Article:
Opponents had argued that the Reproductive Freedom for All measure would invalidate existing abortion regulations, including the parental consent law for minors that lawmakers approved in 1991. At the time, Citizens to Support MI Women and Children said the amendment, “is not about protecting existing rights, but smuggling a radical proposal into the constitution that would repeal or drastically alter dozens of state laws.”


The 2022 measure passed, setting off a flurry of legislative moves that led to the repeal of several abortion restrictions: the state’s so-called “partial-birth abortion” ban that barred an abortion procedure typically used late in pregnancies; a 1931 law that criminalized prescribing abortion medication; and various regulations and building codes for abortion facilities that have been criticized for making it more difficult to open new clinics.

But repealing parental consent was notably absent from the final package, setting up another Michigan fight as the edges of abortion access continue to change throughout the nation.

“Abortion providers and advocacy organizations have openly threatened removal of this important protection,” Barb Listing, then-president of Right to Life of Michigan, said about parental consent at the time, according to a statement. “More concerning, we have heard this intention echoed in the halls of our state legislature,”

On Thursday, Right to Life of Michigan’s legislative director, Genevieve Marnon, called the parental consent report “wildly out of step” with Michigan values.

Genevieve Marnon headshot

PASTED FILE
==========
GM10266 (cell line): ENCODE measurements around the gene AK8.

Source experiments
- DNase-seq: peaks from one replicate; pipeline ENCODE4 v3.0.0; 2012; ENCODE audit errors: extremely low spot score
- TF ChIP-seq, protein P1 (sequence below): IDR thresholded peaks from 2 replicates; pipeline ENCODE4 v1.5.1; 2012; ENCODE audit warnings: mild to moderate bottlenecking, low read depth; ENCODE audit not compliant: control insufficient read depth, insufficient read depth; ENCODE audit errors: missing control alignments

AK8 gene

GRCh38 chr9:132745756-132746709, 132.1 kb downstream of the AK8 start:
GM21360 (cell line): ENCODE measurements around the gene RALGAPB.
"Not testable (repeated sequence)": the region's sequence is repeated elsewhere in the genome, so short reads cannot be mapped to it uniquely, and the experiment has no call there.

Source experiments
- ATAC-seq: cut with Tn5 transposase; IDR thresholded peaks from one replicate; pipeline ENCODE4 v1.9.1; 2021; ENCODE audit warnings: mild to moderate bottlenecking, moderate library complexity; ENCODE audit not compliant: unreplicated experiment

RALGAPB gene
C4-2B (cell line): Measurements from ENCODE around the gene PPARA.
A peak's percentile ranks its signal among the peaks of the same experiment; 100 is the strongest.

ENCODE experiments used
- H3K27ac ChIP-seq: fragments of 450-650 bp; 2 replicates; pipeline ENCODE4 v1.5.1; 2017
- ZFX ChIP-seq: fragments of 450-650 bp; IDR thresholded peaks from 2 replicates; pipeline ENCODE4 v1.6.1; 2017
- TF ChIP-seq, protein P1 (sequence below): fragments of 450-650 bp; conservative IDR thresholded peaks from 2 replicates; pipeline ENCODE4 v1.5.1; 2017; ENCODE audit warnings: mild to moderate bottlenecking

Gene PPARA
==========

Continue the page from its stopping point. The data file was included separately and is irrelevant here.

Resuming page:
The call for an end of Michigan’s parental consent law is “wildly out of step” with Michigan residents’ values, said Genevieve Marnon, of Right to Life Michigan. (Courtesy photo)

“Children under 18 are required to be in the care of adults for a reason – this advocacy piece throws common-sense to the wind to instead drive a political agenda that is wildly out of step with Michiganders,” she wrote in an email to Bridge Michigan.

Parental consent has always been a particularly thorny issue, said Barb Flis, who as founder of Parent Action for Healthy Kids, has spent more than a quarter-century facilitating tough discussions among young people, parents, schools and health providers, often around sex education.

In these discussions, even the most steadfast parents and schools may begin to acknowledge sex among young people and will shift from abstinence-only education to discussions about birth control and sexually-transmitted infections. Yet, the conversation often stops at hypotheticals about abortion, she said.

“It's even hard for me to take out the emotion of the abortion (discussion) and just look at the nuts and bolts. What was the purpose of the legislation? It was to protect youth,” Flis said.

Barb Flis headshot
In the fight over abortion access, parental consent is particularly contentious, said Barb Flis, who has spent more than 25 years facilitating conversations between parents, students, school officials and others. (Courtesy photo)

The question, then, is does the law do that? she added.

“Can we legislate that every kid that is born gets an adult in their life who really cares and connects with them? We can't legislate that,” she said.

Ideally, parents need to have open, honest and supportive conversations with their children, she said: “Those young people have a lot to say.”

The report authors did not seek out interviews from young people who went through judicial review, citing “potential risks to their privacy and safety.”

But even after that much time leading to difficult discussions, “I don’t know,” Flis said, asked about whether Michigan should have a parental consent law. “It’s so murky.”